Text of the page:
The Welsh Government is encouraging people in need of legal advice to come forward and see what support is available to them.
It comes as the cost-of-living crisis continues to put pressure on people’s personal finances and increases the need for support on matters such as housing, welfare benefit appeals and debt.
Mick Antoniw, Counsel General and Minister for the Constitution, and Jane Hutt, Minister for Social Justice, visited the Speakeasy Law Centre in Cardiff to see for themselves how specialist legal advice services can help people.
The Speakeasy Law Centre provides free legal advice across Cardiff and the Vale of Glamorgan, tackling social welfare issues including welfare benefits, debt, housing and employment law. The service was launched in 1992 to help people trapped in financial hardship. It employs solicitors and specialist advisers who provide legal advice, assistance and representation.
Warren Palmer, Solicitor and Centre Director, Speakeasy Law Centre, said:
“In a cost of living crisis, it is more important than ever that people can get free legal advice when they are facing housing, employment or benefit problems. The law is complex and dealing with landlords, employers and the DWP can be daunting.”
Law Centres employ specialist solicitors to advise clients free of charge. The Speakeasy Law Centre in Cardiff is currently the only Law Centre in Wales, although there is a project to set up second Law Centre in north Wales this spring.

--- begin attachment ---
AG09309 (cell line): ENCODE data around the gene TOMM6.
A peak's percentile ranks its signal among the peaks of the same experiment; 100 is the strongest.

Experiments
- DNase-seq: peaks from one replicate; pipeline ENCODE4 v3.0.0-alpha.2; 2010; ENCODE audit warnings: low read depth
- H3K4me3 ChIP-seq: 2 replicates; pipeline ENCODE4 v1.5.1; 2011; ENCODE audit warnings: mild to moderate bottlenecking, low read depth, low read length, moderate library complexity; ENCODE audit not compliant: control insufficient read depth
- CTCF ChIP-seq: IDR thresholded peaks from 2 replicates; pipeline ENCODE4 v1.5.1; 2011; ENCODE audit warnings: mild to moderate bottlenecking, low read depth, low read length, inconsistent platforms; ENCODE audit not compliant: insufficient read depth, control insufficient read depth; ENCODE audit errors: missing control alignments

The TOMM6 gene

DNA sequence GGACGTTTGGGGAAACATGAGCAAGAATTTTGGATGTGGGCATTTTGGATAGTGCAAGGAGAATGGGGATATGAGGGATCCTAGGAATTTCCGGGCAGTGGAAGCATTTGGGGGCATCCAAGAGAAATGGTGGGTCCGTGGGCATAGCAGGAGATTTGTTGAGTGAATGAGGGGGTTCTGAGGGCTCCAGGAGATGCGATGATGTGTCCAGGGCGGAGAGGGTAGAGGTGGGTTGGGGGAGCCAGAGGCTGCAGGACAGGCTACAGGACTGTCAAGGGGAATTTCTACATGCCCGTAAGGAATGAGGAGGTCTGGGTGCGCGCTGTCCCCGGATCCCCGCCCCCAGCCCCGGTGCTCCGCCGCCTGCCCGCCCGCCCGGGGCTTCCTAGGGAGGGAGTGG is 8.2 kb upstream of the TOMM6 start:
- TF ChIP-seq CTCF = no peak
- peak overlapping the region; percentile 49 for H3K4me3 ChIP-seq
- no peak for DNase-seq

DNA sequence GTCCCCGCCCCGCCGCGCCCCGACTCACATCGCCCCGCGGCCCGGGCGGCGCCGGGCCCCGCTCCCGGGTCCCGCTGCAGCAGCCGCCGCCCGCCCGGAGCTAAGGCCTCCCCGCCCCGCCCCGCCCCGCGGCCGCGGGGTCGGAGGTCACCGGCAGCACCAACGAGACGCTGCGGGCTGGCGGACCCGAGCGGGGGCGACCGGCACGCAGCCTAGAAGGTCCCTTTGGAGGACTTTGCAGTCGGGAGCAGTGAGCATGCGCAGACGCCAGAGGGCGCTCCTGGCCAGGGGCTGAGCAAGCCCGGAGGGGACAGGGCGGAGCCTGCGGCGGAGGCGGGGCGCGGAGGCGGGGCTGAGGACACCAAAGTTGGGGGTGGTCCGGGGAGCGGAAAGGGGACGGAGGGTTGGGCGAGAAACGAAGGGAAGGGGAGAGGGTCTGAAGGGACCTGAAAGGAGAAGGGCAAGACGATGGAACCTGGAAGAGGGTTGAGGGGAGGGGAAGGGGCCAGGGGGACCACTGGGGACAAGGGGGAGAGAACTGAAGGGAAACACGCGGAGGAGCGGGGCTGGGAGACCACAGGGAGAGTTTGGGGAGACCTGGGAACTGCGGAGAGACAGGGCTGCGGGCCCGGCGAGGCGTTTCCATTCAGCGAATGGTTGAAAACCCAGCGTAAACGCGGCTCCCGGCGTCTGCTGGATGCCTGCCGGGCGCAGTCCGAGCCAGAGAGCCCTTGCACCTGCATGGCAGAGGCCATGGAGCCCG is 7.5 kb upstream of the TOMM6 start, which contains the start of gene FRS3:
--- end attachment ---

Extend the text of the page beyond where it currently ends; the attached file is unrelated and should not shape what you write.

Despite many areas of justice not being devolved, the Welsh Government’s Single Advice Fund supports advice services across Wales with around £11 million a year in funding, helping support services like the Speakeasy Law Centre. Since the fund was introduced in January 2020 it has supported 144,000 people deal with more than 660,000 social welfare problems. It has helped people to claim £83 million of additional income, writing off debts worth more than £23 million.
Mick Antoniw, Counsel General and Minister for the Constitution, said:
“The Speakeasy Law Centre is providing a valuable service and I welcomed the chance to hear how it is helping people. High quality legal advice can prevent issues from spiralling and becoming more serious, and I encourage people across Wales to take advantage of support available to them if they need it.
“Information and advice services are even more important because of the sweeping real-terms cuts to legal aid over the last decade, which is putting access to advice out of reach for more and more people and increasing the burden on volunteers. We will be stressing the importance of information and specialist advice services, and the need to increase levels of funding, in the upcoming UK government review of civil legal aid.”
Advicelink Cymru – a Welsh Government-funded service including Citizens Advice and other services – is designed to help people most in need of advice services, wherever they are in Wales. The service can be reached on 0800 702 2020.
Luke Young, Assistant Director of Citizens Advice Cymru said:
"It's important people know that help and support is available. At Citizens Advice we can put you in touch with local organisations who offer free specialist advice, we can check you are receiving everything you're entitled to, and we can help you get crisis food and energy support.
"Our AdviceLink Cymru service is designed to help those who need advice most to find a way forward. Please do contact your local office, visit our website or call our national advice line."
Jane Hutt, Minister for Social Justice, said:
“As people’s finances become more and more stretched this only increases the risk of debt, housing and welfare problems.
“People shouldn’t struggle in silence. Support is available and we encourage people who need help to take advantage of the services available to them - Advicelink Cymru is an excellent place to start.”